Nurdin Momodu on ‘Frogeck’ and Animation in Nigeria

by | 7 March 2019 | ACM SIGGRAPH, Animation

Still image from “Frogeck” © 2019 Anthill Productions

The Nigerian film industry is undoubtedly one of the biggest in the world. Not known for quality but for its huge quantity, film in Nigeria generates hundreds of millions of dollars annually. Many filmmakers now have new platforms to showcase their work and the growth continues to be exponential.

On the other hand, the animation industry in Nigeria seems nonexistent. Cartoonists, 2D, and 3D animators continue to struggle to make headway in the country’s entertainment industry. Most elderly people continue to think animation is just for kids, and animators can’t seem to ever have enough money to get the equipment they need to accomplish their goals. It feels like non-traditional filmmakers are the outcasts of Nigeria’s larger entertainment industry.

In the midst of all this uncertainty and lack of deserved attention, some animators are still determined to do what they can to share their work. We had a chance to interview Nurdin Momodu, an animator and 3D generalist who’s directing Nigeria’s first feature-length, animated theatrical release “Frogeck,” due in theaters by December 2019.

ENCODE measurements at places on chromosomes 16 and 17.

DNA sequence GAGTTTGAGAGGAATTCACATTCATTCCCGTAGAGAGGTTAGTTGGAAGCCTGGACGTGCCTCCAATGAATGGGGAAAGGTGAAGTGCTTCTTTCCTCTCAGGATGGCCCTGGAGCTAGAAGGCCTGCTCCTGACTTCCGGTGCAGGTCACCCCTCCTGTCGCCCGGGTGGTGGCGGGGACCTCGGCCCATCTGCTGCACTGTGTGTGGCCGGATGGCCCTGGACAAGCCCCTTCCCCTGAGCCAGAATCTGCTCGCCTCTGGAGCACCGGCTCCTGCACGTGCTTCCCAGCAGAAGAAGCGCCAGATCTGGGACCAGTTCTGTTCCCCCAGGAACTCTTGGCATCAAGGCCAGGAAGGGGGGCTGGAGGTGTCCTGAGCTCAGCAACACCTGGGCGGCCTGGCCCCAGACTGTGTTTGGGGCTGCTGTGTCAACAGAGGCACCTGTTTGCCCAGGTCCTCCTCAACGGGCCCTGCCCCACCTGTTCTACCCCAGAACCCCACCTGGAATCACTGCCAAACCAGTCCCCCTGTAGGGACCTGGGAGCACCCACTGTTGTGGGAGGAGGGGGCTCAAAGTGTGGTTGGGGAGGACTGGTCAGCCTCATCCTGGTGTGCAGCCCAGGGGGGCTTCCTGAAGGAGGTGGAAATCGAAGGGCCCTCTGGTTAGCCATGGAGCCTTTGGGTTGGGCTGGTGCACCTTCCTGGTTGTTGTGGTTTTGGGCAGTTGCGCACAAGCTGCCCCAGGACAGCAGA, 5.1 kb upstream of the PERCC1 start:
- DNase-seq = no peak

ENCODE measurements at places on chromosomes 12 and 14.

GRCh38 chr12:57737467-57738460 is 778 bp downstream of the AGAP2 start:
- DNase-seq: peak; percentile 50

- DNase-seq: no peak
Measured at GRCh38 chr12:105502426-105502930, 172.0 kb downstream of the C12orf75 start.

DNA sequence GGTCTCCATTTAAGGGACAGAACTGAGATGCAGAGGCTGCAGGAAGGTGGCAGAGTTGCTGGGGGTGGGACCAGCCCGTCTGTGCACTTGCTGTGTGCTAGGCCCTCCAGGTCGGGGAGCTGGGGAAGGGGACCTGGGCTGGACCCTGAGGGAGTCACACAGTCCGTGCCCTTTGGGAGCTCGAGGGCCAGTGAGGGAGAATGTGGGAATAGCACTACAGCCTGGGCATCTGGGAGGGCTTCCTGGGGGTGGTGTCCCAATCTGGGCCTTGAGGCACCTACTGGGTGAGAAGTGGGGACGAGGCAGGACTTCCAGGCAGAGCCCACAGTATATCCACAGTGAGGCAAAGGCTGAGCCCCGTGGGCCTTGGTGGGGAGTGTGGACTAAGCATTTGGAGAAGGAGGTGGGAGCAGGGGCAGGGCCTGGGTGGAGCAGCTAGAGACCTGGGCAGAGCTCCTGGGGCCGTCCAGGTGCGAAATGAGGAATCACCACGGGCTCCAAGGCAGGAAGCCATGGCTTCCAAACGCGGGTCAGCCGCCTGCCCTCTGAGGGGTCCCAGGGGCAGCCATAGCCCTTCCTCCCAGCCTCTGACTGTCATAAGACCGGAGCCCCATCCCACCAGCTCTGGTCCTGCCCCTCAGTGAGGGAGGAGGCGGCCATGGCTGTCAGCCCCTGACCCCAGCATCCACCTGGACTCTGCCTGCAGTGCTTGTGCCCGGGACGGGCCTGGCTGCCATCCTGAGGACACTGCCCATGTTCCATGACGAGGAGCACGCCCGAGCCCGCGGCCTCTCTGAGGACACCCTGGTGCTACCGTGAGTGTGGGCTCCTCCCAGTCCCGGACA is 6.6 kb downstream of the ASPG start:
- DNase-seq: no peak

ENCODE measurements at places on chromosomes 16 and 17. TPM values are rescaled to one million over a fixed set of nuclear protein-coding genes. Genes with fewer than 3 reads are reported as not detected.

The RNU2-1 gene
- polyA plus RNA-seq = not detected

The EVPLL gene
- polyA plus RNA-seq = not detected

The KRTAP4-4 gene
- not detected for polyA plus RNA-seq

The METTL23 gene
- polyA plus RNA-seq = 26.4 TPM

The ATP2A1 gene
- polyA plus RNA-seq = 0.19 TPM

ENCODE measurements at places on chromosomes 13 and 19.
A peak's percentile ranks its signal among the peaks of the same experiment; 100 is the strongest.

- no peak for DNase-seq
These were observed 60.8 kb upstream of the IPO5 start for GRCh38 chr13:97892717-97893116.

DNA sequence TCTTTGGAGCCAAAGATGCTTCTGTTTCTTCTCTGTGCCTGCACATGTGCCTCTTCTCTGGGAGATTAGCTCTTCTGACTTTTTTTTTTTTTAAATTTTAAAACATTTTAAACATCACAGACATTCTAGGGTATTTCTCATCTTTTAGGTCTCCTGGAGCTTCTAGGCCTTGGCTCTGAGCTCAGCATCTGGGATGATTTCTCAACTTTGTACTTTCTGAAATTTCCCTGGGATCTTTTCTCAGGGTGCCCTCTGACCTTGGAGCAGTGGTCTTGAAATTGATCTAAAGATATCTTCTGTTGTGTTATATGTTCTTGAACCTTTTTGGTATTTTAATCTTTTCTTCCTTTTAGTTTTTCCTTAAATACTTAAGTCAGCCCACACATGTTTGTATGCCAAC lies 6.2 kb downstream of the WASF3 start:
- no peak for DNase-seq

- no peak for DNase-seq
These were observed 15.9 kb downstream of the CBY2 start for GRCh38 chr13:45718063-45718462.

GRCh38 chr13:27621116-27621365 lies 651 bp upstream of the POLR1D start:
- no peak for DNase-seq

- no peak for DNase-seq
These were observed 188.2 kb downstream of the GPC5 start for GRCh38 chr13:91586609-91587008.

SIGGRAPH: So far, what has been done in the country with regard to animation, both features and shorts?

Nurdin Momodu (NM): There have been a couple of short films. We made one, called “Plaything,” two years ago. My current project, though, is the first feature-length, keyframed 3D animated movie in production.

Also, Komotion Studios is making a motion-capture (mocap) movie called “Sango,” and another production house — Magic Carpet Studios — is working on a 2D animated feature called “Passport of Mallan Ilia.”

SIGGRAPH: Do you think this is the beginning of a wave of animation in the country? Perhaps, on the whole African continent?

NM: Absolutely. I think it’s still in its infancy. A lot of people don’t quite understand what animation is, and some people can’t tell the difference between 2D and 3D animation. But, thanks to the internet, more people are exposed to animation and we’re beginning to have more animation.

I can’t really speak for Africa but I know in Uganda there was a highly acclaimed animation from Creatures Animation Studio called, “A Kalabanda Ate My Homework.”